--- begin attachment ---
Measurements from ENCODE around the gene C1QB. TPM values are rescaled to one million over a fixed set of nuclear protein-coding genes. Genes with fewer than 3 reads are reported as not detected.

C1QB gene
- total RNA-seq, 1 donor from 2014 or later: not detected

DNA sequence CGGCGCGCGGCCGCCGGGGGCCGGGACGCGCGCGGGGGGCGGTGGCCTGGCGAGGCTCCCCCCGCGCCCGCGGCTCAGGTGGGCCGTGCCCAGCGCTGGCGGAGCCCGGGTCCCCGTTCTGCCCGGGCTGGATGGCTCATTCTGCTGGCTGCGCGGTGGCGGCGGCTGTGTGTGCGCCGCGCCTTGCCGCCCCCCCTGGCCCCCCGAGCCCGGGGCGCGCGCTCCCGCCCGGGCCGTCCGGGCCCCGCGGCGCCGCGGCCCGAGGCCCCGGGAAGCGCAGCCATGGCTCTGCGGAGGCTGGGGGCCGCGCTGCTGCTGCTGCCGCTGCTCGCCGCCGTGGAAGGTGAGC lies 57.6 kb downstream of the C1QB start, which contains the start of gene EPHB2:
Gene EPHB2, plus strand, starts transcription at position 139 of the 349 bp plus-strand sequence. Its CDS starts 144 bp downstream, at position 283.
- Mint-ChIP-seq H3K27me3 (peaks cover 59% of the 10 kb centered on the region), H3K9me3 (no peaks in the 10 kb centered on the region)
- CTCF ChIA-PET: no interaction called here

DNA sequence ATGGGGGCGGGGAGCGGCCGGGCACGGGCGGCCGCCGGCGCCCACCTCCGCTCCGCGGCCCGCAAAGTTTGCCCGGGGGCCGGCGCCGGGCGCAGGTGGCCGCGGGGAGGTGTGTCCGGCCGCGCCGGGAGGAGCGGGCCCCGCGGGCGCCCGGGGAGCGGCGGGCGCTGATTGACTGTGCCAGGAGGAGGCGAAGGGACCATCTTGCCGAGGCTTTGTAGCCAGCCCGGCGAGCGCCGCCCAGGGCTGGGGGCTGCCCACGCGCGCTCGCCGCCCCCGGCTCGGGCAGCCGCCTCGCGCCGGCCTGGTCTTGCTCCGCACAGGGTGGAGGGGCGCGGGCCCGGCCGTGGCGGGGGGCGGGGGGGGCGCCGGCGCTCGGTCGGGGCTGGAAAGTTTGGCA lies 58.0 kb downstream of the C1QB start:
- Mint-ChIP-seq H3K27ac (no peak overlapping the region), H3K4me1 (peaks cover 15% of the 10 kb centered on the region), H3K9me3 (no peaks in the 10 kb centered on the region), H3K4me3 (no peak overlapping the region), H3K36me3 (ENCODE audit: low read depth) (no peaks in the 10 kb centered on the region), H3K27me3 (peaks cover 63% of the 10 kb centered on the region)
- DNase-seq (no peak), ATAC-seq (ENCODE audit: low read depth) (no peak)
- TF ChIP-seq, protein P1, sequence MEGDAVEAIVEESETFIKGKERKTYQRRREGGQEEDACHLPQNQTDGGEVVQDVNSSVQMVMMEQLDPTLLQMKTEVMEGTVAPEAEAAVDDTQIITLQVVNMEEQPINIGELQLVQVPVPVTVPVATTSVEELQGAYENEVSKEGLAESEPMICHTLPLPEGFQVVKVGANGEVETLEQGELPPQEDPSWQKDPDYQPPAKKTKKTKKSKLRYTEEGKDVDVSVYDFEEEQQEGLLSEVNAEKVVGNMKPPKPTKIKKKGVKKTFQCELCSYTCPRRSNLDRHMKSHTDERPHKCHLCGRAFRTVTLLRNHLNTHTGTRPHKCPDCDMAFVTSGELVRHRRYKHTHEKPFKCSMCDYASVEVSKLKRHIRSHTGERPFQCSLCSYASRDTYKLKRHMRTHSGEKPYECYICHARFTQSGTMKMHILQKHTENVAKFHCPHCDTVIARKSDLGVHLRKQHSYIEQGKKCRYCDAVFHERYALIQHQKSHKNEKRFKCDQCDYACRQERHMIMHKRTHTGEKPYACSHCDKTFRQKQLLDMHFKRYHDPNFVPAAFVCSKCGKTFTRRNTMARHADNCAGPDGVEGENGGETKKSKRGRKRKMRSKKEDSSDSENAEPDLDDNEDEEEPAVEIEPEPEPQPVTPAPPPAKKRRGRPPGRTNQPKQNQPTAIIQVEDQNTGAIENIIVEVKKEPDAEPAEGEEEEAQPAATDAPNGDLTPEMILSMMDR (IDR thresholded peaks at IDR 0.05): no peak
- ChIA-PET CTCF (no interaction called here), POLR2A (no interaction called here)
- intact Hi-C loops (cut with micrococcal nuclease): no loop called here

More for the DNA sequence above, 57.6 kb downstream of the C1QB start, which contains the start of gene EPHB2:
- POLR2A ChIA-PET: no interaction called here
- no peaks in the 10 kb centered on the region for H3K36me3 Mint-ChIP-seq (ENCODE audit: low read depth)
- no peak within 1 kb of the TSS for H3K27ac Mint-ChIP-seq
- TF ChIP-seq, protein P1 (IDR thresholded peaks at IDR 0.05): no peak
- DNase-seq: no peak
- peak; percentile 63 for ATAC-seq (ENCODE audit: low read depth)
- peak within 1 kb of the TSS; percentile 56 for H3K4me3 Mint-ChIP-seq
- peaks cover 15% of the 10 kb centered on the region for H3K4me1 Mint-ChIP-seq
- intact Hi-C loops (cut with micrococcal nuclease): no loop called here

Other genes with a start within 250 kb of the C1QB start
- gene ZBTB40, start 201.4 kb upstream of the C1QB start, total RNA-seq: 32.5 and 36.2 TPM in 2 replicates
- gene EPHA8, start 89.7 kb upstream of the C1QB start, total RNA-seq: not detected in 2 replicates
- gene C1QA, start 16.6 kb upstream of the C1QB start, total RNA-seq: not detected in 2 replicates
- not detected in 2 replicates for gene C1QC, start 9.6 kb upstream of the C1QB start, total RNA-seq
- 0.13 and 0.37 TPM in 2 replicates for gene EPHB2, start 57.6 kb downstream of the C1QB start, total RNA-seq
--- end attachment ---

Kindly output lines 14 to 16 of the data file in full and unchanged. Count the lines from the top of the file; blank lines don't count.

More for the DNA sequence above, 57.6 kb downstream of the C1QB start, which contains the start of gene EPHB2:
- POLR2A ChIA-PET: no interaction called here
- no peaks in the 10 kb centered on the region for H3K36me3 Mint-ChIP-seq (ENCODE audit: low read depth)